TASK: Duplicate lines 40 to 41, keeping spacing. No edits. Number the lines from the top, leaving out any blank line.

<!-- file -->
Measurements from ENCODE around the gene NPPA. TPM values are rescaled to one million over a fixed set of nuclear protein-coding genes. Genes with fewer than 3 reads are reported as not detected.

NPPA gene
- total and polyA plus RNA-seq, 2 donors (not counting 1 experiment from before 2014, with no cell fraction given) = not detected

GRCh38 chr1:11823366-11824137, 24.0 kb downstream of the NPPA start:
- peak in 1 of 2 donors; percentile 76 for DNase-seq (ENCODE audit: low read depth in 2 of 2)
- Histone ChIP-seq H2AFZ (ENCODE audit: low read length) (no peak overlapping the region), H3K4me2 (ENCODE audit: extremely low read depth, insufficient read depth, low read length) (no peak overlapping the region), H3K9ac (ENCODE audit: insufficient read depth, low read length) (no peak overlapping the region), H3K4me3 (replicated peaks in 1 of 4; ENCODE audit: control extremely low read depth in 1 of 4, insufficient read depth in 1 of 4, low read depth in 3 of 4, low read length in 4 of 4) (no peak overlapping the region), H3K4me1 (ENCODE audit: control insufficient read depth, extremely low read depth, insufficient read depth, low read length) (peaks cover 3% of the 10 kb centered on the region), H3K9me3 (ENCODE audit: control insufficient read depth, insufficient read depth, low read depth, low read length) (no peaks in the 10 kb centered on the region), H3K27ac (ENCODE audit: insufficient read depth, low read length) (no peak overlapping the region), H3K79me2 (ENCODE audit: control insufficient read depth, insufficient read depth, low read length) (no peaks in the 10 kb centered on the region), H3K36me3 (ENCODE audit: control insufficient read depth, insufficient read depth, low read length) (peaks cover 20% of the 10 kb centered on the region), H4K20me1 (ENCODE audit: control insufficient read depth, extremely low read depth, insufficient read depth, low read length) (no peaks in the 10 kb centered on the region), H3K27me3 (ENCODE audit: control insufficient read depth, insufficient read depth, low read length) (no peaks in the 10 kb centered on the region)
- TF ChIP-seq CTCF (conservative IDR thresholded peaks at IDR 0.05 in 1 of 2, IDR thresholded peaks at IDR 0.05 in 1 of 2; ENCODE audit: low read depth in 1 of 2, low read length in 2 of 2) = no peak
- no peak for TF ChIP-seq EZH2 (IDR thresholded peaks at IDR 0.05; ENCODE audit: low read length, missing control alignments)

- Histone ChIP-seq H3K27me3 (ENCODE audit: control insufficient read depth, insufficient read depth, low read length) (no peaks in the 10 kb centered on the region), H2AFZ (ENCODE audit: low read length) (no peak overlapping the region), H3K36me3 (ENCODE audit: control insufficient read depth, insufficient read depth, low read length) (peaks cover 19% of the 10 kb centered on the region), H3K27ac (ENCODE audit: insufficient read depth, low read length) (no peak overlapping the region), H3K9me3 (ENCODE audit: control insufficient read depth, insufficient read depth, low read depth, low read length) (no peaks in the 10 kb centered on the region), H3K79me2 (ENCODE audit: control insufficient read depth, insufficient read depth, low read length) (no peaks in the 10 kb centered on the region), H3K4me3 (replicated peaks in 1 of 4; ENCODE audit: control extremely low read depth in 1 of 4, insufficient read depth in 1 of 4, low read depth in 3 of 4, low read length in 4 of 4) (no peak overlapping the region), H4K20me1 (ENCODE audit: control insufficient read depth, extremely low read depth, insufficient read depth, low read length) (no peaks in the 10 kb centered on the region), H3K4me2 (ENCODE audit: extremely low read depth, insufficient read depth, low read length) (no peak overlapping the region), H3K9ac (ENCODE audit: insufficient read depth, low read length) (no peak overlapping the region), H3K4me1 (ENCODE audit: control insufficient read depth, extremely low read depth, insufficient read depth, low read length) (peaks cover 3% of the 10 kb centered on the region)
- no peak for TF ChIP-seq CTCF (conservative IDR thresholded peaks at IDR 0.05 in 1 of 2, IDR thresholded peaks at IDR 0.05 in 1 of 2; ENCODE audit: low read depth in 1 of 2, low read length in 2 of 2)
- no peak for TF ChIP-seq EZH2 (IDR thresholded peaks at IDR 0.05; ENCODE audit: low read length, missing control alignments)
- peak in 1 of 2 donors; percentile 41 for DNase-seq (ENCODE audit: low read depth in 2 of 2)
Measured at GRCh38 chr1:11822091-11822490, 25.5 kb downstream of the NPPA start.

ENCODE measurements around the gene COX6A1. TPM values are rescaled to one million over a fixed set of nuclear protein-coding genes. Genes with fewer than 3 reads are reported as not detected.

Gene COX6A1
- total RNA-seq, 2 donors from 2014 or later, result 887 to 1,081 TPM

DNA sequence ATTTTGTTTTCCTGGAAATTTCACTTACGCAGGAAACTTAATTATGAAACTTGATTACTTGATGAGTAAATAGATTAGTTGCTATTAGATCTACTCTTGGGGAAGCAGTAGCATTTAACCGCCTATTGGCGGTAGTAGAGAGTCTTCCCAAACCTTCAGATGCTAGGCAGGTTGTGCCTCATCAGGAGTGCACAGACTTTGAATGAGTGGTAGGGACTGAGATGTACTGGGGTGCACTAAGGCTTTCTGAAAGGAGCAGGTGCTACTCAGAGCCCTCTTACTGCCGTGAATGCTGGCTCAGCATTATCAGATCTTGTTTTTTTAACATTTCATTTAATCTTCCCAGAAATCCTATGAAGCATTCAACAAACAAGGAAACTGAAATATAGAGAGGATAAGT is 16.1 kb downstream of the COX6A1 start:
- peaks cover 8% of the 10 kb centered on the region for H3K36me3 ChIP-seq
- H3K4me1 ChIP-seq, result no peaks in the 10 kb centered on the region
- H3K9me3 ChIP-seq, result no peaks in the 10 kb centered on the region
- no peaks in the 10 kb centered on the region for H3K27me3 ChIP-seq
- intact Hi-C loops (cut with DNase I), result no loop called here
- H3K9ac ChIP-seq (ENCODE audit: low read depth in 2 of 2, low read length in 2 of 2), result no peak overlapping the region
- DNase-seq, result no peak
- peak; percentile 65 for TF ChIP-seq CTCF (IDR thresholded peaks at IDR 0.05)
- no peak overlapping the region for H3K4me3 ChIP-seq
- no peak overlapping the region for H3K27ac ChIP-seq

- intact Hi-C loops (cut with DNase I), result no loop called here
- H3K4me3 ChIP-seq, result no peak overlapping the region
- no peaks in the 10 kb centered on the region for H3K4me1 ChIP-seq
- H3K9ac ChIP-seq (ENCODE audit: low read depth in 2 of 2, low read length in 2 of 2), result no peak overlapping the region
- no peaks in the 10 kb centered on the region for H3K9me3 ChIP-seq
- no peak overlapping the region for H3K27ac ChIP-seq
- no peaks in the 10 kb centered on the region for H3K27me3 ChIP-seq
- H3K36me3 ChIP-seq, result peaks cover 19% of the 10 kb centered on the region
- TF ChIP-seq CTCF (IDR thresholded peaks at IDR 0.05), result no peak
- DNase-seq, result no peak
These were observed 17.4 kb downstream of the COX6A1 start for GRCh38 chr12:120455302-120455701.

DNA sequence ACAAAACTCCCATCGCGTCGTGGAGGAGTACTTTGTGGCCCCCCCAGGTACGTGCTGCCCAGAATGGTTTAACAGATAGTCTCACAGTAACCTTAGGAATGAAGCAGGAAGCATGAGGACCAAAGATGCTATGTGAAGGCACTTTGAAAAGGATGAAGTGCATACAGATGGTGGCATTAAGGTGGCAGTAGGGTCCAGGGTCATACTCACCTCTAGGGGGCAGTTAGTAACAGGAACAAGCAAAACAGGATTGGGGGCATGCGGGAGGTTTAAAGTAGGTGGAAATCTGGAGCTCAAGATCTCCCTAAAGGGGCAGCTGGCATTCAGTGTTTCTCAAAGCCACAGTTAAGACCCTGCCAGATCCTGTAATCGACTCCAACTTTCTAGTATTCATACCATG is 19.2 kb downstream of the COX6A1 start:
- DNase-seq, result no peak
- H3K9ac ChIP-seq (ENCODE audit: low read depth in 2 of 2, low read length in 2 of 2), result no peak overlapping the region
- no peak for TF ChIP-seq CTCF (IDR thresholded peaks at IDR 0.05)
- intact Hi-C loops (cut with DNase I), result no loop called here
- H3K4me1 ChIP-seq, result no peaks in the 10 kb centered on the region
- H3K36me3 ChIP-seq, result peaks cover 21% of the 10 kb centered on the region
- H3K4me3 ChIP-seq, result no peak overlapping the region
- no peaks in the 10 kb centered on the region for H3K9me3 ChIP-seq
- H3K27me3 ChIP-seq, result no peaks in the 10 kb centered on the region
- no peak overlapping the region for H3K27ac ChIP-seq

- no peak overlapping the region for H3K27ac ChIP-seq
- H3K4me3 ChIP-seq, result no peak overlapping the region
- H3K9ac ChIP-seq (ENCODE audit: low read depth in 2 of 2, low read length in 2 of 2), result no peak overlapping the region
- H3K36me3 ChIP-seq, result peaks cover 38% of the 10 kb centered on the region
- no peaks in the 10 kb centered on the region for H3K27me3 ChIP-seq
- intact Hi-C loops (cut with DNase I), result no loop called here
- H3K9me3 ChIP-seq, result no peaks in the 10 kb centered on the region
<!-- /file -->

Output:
- DNase-seq, result no peak
- H3K9ac ChIP-seq (ENCODE audit: low read depth in 2 of 2, low read length in 2 of 2), result no peak overlapping the region